Only ten days remaining and I’ll have my front wheel in the Atlantic. The end is so near that I can smell it. I wrote about this feeling in Missouri, but again, the closer I get to the coast, the more familiar a lot of things look.
I want to take a moment to write about Erik Richenberger, whose Ride ended early this week. He came up short of finishing the Ride the Divide tour, but he made it further than most could imagine. He began on the Canadian border and made his way down the spine of the continental divide, and finished in southern Colorado; more than 2/3 through. I do not think he crunched any numbers yet, but I’m sure that he completed more climbing in those 2,000+ miles than I have done in my 3,300. His total ride would have put him at 220,000 feet of climbing, so 2/3 of that is roughly 146,000 feet of climbing…
it’s hard to put those numbers in perspective to non-cyclists. Most of the roads he was on was unpaved, and he had much less support than I receive on this ride. What Erik did took tremendous courage and fortitude. I don’t think I would ever attempt a ride like that. The seven individuals implanted at the end of the Home Run for Hearing Ride are paramount, but the fact that it helped someone else become inspired to give the gift of hearing is right up there.The cause is still under-served, but that is slowly changing.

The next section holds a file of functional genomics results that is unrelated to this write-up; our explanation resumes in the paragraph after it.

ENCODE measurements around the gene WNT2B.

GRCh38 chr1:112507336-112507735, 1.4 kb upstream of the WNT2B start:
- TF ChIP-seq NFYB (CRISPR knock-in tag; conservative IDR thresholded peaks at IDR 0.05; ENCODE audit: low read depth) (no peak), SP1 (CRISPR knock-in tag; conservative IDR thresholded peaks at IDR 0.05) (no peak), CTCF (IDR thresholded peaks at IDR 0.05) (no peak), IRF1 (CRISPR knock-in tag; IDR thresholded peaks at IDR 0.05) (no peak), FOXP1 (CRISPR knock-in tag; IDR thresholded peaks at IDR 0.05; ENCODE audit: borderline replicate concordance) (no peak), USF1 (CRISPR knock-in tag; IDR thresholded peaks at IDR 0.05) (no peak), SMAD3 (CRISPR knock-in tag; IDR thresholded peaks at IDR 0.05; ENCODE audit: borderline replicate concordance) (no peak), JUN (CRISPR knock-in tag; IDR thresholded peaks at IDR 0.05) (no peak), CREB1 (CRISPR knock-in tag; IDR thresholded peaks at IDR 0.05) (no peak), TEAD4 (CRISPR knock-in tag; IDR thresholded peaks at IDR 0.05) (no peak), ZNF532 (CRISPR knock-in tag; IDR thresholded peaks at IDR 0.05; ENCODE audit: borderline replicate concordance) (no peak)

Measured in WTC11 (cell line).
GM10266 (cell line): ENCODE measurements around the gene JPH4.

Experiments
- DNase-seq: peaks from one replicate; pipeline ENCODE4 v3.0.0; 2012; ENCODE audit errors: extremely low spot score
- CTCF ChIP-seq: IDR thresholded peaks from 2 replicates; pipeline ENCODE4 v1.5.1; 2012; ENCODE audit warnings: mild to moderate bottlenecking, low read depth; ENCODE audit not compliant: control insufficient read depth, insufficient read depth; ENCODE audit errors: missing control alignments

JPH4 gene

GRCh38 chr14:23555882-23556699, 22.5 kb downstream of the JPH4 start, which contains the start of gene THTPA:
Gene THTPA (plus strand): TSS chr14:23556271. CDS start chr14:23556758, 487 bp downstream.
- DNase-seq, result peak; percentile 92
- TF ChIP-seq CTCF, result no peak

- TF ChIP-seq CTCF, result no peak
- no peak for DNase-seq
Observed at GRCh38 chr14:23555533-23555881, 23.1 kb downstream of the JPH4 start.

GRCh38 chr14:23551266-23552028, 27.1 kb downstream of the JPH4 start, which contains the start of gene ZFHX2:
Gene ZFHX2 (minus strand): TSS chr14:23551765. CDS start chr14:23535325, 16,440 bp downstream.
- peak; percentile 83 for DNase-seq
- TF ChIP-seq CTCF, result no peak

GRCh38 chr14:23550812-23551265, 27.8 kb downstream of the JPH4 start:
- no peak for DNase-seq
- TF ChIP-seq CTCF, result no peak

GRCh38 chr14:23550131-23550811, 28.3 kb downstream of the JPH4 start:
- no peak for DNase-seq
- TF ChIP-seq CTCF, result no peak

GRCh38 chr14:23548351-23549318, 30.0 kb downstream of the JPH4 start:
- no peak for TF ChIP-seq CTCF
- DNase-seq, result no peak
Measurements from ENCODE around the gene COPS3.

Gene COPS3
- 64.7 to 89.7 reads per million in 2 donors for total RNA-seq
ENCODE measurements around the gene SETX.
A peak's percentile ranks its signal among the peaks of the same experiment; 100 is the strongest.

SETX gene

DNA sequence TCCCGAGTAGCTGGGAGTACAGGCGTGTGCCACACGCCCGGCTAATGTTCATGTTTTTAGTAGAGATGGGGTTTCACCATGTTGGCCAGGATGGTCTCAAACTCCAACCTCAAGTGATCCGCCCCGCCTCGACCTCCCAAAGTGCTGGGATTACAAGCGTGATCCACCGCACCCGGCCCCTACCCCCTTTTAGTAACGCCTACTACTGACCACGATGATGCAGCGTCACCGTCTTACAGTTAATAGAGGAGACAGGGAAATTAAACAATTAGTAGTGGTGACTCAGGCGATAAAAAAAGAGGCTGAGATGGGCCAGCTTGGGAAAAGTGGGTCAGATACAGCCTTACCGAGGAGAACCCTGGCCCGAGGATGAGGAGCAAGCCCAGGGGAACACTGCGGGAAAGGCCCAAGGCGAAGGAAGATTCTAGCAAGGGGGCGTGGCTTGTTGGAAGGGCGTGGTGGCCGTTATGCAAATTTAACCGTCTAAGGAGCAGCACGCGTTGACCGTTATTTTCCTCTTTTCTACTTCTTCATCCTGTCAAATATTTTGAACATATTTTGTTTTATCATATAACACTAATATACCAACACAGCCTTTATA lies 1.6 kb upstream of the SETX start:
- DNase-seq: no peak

Today we got into Ohio, so we only have 3 more states: Pennsylvania, Delaware, and Maryland. I’m starting to reflect more about things I’ve heard during the ride. I hear birds in the morning, and I hear a lot of passing cars, the rising and falling frequencies as they pass. I hear the streams and the rivers. The rainy Poudre Canyon descent was marked by probably the loudest raging river I’ve ever heard and seen.
The amazing thing about it is that I don’t really think about it. I’ve been hearing for sixteen years, and even I take it for granted. It’s so normal for me at this point, which is crazy the more I think about it. I am naturally deaf, but a device that I wear gives me hearing that I describe as “normal.” As I explore a bi-lateral implant when I return to Maryland, I’ll have a lot more interesting experiences to write about in that regard.
Lots of rain today, especially early. So two days of rain. Got the weather for tomorrow which says no rain, so I decided to give the bike frame a shower tonight rather than just doing the necessary drive-train degrease and relube. So the frame is cleaner than it has been since Fort Collins, Colorado. To look good is to already go fast. I always start the day with fresh white socks, even if I know they’ll be gray and wet by the day’s end.